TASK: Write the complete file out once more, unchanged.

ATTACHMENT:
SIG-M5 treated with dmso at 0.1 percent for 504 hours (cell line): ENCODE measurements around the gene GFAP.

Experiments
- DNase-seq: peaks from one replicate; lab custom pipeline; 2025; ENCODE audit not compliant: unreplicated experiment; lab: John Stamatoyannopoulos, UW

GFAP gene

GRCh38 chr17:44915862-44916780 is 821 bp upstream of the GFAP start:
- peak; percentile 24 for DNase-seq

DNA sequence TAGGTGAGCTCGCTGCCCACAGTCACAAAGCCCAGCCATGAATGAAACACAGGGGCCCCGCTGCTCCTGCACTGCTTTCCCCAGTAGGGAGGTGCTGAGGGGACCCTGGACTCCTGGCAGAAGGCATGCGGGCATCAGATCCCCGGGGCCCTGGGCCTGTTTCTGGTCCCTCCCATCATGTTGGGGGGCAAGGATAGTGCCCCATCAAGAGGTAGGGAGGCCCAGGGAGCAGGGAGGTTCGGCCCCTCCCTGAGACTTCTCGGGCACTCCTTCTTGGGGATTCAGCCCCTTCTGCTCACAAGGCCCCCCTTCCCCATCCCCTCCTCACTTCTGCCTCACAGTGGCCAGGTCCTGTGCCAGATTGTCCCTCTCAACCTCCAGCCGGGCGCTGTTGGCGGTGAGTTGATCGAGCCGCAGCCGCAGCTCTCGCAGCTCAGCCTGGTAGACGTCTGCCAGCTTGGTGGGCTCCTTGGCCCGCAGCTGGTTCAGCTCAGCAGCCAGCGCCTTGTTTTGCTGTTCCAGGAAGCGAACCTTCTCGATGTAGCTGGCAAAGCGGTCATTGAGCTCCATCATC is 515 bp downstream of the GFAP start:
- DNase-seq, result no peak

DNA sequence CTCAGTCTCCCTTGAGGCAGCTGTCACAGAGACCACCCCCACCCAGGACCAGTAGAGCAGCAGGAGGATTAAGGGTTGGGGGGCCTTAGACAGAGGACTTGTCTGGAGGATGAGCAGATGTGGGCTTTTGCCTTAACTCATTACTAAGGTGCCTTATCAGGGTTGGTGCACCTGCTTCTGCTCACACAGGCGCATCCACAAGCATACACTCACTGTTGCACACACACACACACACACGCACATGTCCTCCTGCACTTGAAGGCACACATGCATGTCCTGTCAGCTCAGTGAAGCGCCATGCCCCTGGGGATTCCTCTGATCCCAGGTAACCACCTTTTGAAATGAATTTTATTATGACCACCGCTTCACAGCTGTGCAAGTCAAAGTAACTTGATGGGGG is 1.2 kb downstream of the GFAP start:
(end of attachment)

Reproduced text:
SIG-M5 treated with dmso at 0.1 percent for 504 hours (cell line): ENCODE measurements around the gene GFAP.

Experiments
- DNase-seq: peaks from one replicate; lab custom pipeline; 2025; ENCODE audit not compliant: unreplicated experiment; lab: John Stamatoyannopoulos, UW

GFAP gene

GRCh38 chr17:44915862-44916780 is 821 bp upstream of the GFAP start:
- peak; percentile 24 for DNase-seq

DNA sequence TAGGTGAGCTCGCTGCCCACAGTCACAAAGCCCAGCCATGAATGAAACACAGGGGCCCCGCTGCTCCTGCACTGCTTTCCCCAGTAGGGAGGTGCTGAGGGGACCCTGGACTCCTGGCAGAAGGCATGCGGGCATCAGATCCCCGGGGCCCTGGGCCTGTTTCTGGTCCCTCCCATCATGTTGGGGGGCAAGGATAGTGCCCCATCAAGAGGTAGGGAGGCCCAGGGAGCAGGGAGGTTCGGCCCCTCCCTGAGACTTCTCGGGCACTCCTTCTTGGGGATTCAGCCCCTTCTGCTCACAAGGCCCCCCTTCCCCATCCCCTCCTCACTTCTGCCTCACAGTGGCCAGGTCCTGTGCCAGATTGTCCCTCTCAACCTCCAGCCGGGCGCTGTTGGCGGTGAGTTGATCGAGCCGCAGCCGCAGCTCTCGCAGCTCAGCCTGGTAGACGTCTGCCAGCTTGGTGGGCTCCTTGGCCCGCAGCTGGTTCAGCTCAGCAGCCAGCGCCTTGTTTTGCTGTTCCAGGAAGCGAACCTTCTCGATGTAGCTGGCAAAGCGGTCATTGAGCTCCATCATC is 515 bp downstream of the GFAP start:
- DNase-seq, result no peak

DNA sequence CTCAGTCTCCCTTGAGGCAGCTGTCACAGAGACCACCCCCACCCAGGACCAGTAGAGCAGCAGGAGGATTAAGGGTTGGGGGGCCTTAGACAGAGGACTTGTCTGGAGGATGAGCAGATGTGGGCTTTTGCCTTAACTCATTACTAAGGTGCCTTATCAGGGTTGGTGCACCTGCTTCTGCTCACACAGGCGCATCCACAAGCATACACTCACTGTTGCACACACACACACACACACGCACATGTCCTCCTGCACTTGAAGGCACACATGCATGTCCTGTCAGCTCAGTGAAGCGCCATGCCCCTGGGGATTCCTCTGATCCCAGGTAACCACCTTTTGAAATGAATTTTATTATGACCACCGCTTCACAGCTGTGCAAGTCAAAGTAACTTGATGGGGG is 1.2 kb downstream of the GFAP start: